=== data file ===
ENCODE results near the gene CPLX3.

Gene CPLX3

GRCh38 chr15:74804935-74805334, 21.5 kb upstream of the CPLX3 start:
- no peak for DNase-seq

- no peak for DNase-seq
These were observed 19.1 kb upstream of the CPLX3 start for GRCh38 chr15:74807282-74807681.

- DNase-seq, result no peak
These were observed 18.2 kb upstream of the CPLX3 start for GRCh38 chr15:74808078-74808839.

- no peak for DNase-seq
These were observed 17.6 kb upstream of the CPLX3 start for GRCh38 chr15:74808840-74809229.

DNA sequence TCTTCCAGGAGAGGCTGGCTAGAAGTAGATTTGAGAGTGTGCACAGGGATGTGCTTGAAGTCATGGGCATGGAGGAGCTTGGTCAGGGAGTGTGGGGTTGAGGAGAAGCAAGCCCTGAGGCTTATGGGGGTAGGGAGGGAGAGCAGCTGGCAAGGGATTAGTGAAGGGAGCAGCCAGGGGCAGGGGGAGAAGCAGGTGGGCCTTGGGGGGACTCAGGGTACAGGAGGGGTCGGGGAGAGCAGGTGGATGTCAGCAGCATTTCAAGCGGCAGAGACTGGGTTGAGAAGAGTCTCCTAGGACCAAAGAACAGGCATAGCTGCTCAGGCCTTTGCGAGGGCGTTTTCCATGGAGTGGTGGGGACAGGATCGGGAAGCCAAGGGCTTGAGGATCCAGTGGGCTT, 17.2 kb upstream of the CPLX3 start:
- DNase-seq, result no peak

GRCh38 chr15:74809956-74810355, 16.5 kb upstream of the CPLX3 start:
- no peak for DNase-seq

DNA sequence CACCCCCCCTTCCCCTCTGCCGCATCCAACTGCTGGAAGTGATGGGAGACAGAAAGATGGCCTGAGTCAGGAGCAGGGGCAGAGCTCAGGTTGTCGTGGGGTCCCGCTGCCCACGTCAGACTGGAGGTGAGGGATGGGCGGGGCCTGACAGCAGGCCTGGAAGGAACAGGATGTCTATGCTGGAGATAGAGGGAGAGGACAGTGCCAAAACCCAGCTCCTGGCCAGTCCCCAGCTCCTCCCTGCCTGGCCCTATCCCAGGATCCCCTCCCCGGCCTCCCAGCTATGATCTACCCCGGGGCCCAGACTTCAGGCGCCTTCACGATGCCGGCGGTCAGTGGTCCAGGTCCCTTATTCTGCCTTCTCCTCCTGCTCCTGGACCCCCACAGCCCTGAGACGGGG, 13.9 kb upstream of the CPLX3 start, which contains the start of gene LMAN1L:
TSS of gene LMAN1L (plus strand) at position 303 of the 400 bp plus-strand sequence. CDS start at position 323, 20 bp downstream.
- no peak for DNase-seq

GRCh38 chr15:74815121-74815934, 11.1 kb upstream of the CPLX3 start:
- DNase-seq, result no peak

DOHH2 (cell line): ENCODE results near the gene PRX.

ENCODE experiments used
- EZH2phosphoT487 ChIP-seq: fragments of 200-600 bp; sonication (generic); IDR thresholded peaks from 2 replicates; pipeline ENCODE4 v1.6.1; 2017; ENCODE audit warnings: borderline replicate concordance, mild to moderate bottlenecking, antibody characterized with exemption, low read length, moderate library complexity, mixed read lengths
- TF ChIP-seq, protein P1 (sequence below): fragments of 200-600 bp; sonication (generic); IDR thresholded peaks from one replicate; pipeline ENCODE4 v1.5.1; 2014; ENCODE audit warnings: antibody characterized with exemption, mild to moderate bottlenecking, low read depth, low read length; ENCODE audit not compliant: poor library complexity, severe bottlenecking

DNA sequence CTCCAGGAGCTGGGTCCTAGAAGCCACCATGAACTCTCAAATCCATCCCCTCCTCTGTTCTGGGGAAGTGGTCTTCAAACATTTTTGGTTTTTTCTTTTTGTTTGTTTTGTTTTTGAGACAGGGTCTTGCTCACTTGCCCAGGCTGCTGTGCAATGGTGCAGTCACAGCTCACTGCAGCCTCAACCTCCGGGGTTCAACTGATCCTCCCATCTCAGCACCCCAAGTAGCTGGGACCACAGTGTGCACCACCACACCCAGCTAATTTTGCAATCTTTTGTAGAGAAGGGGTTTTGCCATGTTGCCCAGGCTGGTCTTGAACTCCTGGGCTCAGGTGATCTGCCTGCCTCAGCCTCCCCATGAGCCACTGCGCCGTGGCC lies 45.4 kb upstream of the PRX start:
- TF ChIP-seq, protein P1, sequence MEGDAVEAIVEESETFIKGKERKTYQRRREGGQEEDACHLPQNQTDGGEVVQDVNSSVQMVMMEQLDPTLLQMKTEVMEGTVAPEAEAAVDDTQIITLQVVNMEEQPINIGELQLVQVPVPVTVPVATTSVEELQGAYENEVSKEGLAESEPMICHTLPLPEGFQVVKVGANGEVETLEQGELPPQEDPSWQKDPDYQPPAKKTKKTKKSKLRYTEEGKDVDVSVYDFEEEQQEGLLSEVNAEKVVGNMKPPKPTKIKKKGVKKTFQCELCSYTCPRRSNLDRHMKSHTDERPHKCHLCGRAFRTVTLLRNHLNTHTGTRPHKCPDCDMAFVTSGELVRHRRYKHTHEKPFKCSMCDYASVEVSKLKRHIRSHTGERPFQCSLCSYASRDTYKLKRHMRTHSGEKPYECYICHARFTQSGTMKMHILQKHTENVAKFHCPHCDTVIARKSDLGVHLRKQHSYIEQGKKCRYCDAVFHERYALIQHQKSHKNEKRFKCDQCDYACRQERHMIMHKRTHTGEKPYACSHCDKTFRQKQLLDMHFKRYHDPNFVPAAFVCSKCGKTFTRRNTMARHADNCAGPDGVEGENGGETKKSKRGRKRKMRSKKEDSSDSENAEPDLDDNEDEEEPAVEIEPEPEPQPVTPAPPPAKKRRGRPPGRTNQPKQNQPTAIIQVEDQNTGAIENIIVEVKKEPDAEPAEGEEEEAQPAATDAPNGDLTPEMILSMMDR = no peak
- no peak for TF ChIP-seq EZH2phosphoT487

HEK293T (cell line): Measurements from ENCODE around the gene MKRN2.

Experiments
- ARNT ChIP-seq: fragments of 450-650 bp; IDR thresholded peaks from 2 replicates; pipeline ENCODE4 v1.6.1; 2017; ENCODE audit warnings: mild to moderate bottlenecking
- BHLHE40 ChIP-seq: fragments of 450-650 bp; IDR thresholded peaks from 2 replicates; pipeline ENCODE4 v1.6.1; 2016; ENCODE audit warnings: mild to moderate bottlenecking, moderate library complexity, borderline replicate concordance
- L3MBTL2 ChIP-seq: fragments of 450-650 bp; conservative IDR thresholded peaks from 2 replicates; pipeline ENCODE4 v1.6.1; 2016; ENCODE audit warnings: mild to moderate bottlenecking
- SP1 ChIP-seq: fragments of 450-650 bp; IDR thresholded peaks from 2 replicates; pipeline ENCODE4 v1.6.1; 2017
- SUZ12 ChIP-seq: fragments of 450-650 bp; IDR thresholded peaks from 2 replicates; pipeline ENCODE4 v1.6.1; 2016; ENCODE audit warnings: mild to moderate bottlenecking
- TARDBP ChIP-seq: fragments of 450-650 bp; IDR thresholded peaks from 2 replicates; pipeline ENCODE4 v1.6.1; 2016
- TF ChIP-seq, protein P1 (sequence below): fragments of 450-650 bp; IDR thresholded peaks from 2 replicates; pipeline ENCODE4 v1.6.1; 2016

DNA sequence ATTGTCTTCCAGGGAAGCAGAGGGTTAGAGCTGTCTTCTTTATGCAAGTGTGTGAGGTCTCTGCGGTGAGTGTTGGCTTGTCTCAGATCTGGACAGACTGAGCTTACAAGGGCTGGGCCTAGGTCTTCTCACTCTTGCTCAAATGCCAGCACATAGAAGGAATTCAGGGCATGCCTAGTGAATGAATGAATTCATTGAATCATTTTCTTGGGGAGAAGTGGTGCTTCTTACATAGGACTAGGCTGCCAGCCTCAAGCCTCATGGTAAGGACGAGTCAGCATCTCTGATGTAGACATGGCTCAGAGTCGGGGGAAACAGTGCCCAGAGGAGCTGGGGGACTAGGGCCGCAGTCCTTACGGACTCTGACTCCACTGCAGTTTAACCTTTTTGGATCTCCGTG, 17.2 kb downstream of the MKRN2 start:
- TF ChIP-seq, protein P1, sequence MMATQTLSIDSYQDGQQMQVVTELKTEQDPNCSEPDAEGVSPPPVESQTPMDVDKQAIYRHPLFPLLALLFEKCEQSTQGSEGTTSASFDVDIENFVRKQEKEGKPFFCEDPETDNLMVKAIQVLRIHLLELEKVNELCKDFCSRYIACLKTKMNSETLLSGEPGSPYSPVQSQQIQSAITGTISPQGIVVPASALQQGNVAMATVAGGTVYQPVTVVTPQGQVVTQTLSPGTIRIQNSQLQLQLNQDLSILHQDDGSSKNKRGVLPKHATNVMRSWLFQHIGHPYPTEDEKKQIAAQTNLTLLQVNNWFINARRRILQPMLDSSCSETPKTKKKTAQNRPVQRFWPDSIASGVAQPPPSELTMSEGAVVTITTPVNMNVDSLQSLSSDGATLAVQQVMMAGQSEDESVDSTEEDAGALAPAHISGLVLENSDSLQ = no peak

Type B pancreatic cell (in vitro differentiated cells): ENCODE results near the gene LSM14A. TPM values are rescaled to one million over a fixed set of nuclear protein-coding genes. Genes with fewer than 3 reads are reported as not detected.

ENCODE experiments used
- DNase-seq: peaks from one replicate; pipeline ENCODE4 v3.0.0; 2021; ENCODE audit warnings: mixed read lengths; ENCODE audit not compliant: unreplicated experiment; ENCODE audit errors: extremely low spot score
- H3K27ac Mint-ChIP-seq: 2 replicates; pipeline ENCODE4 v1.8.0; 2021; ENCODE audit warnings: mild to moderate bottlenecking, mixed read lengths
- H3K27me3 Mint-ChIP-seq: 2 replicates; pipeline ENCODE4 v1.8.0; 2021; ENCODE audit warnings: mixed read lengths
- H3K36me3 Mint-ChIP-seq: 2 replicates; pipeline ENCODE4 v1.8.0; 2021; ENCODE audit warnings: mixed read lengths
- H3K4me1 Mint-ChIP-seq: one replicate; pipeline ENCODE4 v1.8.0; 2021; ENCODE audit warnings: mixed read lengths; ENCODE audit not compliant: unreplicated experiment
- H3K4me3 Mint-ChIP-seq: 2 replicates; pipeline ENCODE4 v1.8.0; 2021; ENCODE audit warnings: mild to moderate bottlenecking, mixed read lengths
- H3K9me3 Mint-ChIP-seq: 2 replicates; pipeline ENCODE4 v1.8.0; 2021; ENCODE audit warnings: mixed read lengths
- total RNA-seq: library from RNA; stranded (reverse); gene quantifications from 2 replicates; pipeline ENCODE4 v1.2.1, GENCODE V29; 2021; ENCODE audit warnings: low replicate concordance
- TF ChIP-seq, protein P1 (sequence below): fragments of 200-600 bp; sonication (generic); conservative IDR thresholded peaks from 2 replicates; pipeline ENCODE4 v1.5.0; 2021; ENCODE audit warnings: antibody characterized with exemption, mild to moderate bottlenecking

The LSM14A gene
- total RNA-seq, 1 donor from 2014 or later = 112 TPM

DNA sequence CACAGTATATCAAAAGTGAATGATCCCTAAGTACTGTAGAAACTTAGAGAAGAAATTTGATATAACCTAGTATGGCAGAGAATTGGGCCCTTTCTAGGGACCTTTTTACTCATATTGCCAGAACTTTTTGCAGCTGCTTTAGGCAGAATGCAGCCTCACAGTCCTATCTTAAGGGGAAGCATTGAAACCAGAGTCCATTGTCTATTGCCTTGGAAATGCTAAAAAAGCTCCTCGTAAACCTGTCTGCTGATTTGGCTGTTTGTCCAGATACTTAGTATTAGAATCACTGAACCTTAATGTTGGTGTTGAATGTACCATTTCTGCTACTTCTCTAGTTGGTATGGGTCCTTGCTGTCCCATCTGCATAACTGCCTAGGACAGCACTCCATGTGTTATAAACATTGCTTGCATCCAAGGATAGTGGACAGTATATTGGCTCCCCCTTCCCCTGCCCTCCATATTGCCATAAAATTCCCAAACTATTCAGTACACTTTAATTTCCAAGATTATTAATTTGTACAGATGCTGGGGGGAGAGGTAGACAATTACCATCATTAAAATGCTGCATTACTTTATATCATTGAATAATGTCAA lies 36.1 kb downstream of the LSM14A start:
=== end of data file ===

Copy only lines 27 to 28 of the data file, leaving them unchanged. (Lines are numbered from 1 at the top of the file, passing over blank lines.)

HEK293T (cell line): Measurements from ENCODE around the gene MKRN2.

Experiments